Bit Technology and Bottomhole Assemblies
Rotary-steerable tools (RSTs) are now deemed mainstays in the drilling community. Their introduction, considering the directional-drilling challenges they sought to address and their overall effect on wellbore-construction efficiencies, injected lots of excitement into the industry. Initial successes facilitated expanded use of RSTs into other project types, notably vertical drilling and much-higher-dogleg-severity (DLS) applications.
To sustain the initial improvements achieved with the tools, several questions had to be raised. First, can simpler, efficient, and cost-effective RSTs be developed for vertical drilling? Second, do the higher-DLS conditions (greater than 8°/100 ft) present different challenges, and can the requirements be achieved with the existing tools?
These questions initiated development of new and improved RSTs. Additionally, there was a clear realization that solutions for the challenges had to involve other disciplines. Yes, improved RSTs have been developed for higher-DLS applications. However, achievement of this performance objective depends on several other factors and not just the RST.
In addition to achieving the higher-DLS requirement and ensuring delivery of useable wellbores, it is also important to have long runs at rates of penetration (ROPs) that reduce project costs and cycle times. Drilling vibrations, regardless of the specific modes, are seen as critical barriers to the achievement of these goals. In most instances, strategies used to improve DLS capabilities during drilling end up compromising other critical performance objectives. In this respect, the biggest losers are usually ROP and footage. If left unattended, these eventualities and the resulting strategies and consequences could end up having negative effects on cycle time, the very factor they were intended to improve.
Researchers, in studying the unique effects of vibrations on drilling performance and specifically on higher-DLS requirements, have identified most of the driving factors. The elements include bits, reamers, bottomhole assemblies, drill designs, formation drillability, drilling parameters, stabilizer types, hole sizes, and drilling-fluid types. It is also worth noting that an RST, on the basis of its functioning principles, can also initiate vibrations. Consequently, analysis of RST vibration issues, as they relate to reliability and efficiency, must be executed holistically.
Finding effective and lasting solutions that address RST vibration issues (on the basis of driving factors) requires a multidisciplinary effort where all hands have to be invited on deck.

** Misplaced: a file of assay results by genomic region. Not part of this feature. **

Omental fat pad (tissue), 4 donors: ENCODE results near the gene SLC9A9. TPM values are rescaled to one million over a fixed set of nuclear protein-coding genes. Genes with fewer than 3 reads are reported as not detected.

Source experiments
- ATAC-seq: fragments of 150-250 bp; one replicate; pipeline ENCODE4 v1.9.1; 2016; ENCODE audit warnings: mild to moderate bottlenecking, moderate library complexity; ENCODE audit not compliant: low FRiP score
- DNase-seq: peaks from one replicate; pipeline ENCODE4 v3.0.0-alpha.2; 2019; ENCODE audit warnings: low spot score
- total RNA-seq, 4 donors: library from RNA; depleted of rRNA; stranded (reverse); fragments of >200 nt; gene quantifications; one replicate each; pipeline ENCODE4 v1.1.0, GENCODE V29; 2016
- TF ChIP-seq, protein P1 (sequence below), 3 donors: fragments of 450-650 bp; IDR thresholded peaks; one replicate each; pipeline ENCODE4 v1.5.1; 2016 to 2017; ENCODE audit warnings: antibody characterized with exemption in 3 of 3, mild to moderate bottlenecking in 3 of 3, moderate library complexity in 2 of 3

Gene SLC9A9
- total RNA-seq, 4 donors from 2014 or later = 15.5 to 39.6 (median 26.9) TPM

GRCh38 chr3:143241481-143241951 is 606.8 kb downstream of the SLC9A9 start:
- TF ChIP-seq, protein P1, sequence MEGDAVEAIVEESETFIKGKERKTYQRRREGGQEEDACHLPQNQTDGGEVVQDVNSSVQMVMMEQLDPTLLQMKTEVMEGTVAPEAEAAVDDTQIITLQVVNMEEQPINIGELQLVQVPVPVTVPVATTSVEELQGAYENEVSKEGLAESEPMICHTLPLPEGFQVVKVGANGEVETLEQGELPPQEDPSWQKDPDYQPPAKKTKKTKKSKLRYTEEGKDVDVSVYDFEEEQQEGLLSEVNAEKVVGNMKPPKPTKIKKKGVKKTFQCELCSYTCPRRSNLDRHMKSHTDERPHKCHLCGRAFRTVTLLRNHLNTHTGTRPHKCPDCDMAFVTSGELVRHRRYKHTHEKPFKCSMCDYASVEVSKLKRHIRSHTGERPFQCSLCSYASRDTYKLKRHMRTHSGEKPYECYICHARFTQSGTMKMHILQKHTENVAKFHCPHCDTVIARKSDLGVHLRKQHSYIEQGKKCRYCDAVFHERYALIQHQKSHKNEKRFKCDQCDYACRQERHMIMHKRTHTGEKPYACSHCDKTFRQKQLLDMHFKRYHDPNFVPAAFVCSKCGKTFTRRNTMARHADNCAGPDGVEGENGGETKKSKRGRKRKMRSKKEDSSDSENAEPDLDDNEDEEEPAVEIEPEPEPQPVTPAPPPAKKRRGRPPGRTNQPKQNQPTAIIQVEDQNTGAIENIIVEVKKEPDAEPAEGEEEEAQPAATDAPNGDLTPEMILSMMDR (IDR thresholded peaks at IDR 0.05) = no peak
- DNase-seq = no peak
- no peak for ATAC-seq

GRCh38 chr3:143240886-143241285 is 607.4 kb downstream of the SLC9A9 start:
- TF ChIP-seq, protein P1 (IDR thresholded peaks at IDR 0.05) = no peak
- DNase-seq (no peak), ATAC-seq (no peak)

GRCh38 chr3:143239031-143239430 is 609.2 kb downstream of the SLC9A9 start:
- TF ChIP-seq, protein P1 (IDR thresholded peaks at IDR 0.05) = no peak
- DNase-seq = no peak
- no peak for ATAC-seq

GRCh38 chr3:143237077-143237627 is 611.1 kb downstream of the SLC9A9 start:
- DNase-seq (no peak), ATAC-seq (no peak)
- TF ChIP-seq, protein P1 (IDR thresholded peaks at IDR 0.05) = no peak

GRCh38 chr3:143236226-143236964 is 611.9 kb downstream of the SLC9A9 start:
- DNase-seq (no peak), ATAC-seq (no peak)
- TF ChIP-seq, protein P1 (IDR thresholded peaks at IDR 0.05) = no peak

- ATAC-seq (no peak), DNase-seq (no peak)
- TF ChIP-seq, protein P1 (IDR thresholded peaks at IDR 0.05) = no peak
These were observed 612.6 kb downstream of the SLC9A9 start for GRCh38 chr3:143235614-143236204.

This Month's Technical Papers
Recommended Additional Reading
SPE/IADC 178147 True Point-the-Bit RSS Upgrades Meet Well-Placement Challenges in High-Build-Rate Application: A Case Study From Kuwait by Mohamed Boushahri, Kuwait Oil Company, et al.
SPE/IADC 178788 Fully Mechanical Vertical-Drilling System Delivers RSS Performance in Vertical-Drilling Applications While Providing an Economical Alternative to Conventional Rotary-Steerable-Systems Setup for Vertical-Hold Mode by Steve Jones, Scout Downhole, et al.
SPE 175834 Insights of Wellbore Imaging and Lithology and Minerology Wireline Logs To Minimize the Uncertainty Regarding Bit Selection and Design, an Engineering Approach by Wael El Sherbeny, Baker Hughes, et al.
Bit Technology and Bottomhole Assemblies
Graham Mensa-Wilmot, SPE, Drilling Engineering Senior Adviser, Chevron
01 December 2016
US Onshore Drilling Decline to Continue, Rig Contractors Say
Leaders from two large US onshore rig contractors said their expectations that the rig-count slide would hit a second-quarter bottom were off and are now refraining from making new predictions as to when it will end.
Directional Drilling Becomes Office Work at Chevron, Hess
Moving their directional drillers into their Houston real-time remote operations centers has improved drilling efficiency for two of the top shale producers.
Report Recounts the Missed Signals Leading to a Blowout that Killed Five
Regulators say the blowout that killed five workers on a Patterson-UTI rig in Oklahoma was the product of a slow-moving series of missed signals, misleading testing, and miscalculations that failed to control a natural gas influx.
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